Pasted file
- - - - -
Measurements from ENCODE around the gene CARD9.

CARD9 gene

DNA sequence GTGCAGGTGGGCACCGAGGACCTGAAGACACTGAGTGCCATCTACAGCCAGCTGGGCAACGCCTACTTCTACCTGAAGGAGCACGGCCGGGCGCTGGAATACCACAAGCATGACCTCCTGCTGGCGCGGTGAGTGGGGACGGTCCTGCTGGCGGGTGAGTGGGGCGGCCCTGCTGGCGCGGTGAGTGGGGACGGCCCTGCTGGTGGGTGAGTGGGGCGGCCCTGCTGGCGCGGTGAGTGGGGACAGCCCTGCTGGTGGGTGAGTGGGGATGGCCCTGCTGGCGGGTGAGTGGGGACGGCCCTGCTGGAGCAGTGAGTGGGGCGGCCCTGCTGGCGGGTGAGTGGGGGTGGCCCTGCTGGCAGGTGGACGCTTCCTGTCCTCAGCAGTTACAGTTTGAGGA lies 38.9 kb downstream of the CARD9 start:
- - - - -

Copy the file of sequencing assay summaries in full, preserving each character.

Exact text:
Measurements from ENCODE around the gene CARD9.

CARD9 gene

DNA sequence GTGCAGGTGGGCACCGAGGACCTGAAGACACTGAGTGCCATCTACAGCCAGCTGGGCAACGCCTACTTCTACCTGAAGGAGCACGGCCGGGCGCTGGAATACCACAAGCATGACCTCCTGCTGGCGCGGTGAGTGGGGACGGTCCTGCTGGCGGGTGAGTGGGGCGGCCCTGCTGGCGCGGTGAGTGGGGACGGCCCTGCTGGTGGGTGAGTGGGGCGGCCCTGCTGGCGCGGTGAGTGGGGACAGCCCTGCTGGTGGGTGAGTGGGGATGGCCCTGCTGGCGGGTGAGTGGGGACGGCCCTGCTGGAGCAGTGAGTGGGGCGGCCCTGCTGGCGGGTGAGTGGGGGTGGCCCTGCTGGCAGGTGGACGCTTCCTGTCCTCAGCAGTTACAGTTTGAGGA lies 38.9 kb downstream of the CARD9 start: